SPARK Premier Energy Conference | Register Today | Aug 22 - 24

The Week Ahead For Crude Oil, Gas and NGLs Markets – 04/24/17



  • US crude oil inventories decreased by 1.0 MMBbl, according to the weekly EIA report. Inventories of gasoline increased by 1.5 MMBbl, while distillates decreased by 2.0 MMBbl. The most important number to keep an eye on, total petroleum inventories, decreased by 1.7 MMBbl. US production continued to build with an increase of 17 MBbl/d last week. Imports declined by 68 MBbl/d to an average of 7.8 MMBbl/d versus the previous week.
  • WTI is struggling to find near term direction given conflicting influences. While the outages from Libya and North Sea have provided support, uncertainty around the extension of quotas by OPEC and non-OPEC producers continues to linger. In addition, stubbornly high inventories and growing US rig count contributed bearish bias to the market late in the week. In further bearish indicators, the EIA’s latest productivity report showed shale output in May is likely to post the largest monthly increase in more than two years. Without an extension of the quotas with continued high compliance, there is little or no chance to bring the inventories back to normal levels, especially with the IEA’s recent downward revision of demand expectations. There can be no sustainable rise in crude oil prices without a correction of inventories back to normal levels from prior to the price crash.
  • The CFTC report released last week showed that short covering slowed significantly as the managed money sector reduced short positions by only 3,518 contracts. It also showed the speculative length from the sector increased 12,566 contracts. As discussed last week, when the shorts finished covering their positions, price gains were mitigated. While some speculation for higher prices came into the market early in the week, the declines late in the week were from a combination of the bearish news and a market that needs to retrace and consolidate the recent gains. The expiration of the May contract was quiet but the June contract took over as prompt and extended the declines, closing the week under $50/Bbl and leaving a price negative bias. Expect additional declines early this week as the market will need to test intermediate support provided by the 200-day moving average, currently at $48.87/Bbl.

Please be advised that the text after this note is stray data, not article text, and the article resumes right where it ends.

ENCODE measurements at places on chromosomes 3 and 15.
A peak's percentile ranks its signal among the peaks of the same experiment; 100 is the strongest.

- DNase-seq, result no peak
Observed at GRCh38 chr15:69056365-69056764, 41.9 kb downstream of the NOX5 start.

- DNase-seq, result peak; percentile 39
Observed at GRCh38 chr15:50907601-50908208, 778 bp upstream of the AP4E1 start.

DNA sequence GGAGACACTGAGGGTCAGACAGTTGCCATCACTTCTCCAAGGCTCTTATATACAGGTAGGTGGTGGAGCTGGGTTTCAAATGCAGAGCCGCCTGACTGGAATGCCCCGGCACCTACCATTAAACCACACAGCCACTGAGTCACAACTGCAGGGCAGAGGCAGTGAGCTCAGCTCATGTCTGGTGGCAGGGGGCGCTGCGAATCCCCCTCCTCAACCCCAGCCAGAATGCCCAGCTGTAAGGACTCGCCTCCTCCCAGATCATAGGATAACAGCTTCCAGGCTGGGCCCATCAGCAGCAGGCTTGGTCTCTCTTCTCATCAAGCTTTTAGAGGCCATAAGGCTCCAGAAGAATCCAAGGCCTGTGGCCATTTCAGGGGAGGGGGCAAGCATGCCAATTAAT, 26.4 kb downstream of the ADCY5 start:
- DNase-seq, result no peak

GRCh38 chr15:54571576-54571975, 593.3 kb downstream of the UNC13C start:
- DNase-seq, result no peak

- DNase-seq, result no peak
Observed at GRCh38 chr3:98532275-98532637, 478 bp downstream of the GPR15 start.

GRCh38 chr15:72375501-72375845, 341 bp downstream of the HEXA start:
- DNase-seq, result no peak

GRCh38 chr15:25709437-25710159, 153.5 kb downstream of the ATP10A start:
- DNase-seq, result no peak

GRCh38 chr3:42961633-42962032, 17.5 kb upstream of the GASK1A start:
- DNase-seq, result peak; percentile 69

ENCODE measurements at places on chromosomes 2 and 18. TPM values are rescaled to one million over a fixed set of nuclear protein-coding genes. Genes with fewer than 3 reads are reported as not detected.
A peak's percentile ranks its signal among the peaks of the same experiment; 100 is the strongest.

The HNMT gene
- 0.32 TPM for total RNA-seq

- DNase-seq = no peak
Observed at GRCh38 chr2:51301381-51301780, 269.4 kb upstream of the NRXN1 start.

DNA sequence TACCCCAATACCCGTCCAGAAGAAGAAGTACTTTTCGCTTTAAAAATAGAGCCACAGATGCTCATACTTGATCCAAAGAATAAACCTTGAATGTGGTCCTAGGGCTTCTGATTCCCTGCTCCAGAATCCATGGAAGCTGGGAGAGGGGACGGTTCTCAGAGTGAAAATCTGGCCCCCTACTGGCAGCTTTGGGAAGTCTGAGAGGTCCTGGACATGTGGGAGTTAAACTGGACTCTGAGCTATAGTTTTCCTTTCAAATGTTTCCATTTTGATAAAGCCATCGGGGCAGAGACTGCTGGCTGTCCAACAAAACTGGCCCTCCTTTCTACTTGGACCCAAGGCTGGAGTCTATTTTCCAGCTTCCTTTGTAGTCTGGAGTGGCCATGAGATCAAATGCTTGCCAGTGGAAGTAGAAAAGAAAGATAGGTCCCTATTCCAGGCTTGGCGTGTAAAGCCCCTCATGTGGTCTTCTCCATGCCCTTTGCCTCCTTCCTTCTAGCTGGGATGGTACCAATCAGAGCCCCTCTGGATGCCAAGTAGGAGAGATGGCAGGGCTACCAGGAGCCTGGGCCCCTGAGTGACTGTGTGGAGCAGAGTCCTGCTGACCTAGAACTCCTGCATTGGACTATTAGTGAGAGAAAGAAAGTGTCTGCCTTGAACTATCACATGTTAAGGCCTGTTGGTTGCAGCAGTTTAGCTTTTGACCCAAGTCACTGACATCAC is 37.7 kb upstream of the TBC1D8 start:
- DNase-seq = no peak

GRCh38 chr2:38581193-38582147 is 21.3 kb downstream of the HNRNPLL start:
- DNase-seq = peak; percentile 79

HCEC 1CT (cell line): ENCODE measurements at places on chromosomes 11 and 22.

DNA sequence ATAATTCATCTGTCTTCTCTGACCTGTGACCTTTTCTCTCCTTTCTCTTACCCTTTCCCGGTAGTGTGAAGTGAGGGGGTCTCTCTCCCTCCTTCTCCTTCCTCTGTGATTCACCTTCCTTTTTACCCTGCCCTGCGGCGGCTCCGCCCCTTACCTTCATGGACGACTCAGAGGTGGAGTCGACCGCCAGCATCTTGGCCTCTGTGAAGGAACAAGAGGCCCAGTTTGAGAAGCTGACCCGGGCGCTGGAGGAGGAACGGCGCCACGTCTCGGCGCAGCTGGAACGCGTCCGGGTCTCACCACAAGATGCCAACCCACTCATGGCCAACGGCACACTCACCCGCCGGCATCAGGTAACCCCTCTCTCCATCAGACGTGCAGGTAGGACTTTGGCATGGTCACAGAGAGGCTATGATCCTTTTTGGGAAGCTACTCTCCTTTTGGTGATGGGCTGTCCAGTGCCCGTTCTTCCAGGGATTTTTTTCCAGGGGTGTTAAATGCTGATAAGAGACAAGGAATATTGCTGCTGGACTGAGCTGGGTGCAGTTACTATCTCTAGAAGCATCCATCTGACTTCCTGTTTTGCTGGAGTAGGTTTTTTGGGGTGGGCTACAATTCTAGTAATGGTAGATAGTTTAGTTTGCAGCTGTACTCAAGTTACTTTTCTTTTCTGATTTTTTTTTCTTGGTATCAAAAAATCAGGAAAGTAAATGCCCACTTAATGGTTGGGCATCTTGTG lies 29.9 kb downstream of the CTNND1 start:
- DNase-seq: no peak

• Natural gas dry production declined last week by 390 MMcf/d and it’s now below last 2016 April levels by 2.76 Bcf/d. These declines have occurred regardless of the gains in the rig count during the first weeks of 2017.
  • On the demand side, shoulder season temperatures caused Res/Com demand to drop 2.85 Bcf/d week-on-week, while power demand offset those losses with a gain of 2.06 Bcf/d. LNG exports increased by 210 MMcf/d recovering the previous week’s loss. Expect LNG exports to average around the 2 Bcf/d as Cheniere continues the process of commissioning Train 4. Mexico exports dropped 830 MMcf/d as pipeline maintenance continues. The Mexico exports are now down over 1 Bcf/d from the averages prior to the maintenance, which is approximately 7 Bcf/week in additional injections. This maintenance will end in the coming weeks.
  • The storage report last week came in a little above expectations with an injection of 54 Bcf.
  • For months now, Drillinginfo has been calling for prices to rise in order to facilitate production to climb back above 72 Bcf/d. This level of production is necessary for storage to start next winter at or above 3.6 Tcf.
    Price action on Friday turned to a more negative bias as prices closed below the lows of the last two weeks on a sudden burst of selling (13.6% of the day’s volume in the May contract) in ten minutes. While still considered a consolidation phase (prices remain within the expiration range of the April contract) expect additional weakness as trade opens this week. Little change in positions was reported in the latest CFTC release (positions as of April 18th) as the speculative Managed Money sector remains long but is offset by the short position of the “Other Reportables” sector, which also contains a speculative component.


  • Inventories decreased 0.72 MMBbl in last week’s EIA report, the largest withdrawal for this time of year seen in history. This week’s late season withdrawal is attributed to exports remaining at high levels. Propane stocks now sit at 39.6 MMBbl, roughly 29.3 MMBbl lower than this time last year and the lowest we have seen since 2014. However, propane stocks are still well above the five-year average of 34.2 MMBbl for this time of year prior to 2015 (before the crude price crash). The high level of exports has pushed the first injection out further this year.
  • Despite the late season withdrawal, propane prices dropped 8% week over week. The fall in price is due to crude oil prices dropping about $3.50/bbl week over week. The market has been anticipating its first injection over the last few weeks but the highest levels of exports seen in history has offset normal trends. If an injection materializes, then prices will weaken further.

  • Normal butane and isobutane prices dropped 9% and 5%, respectively, week over week, placing normal butane below isobutane. This is the first time since January that prices have fallen in line with the normal stack.
  • The following two tabs change content below.
    Creating the future of energy together.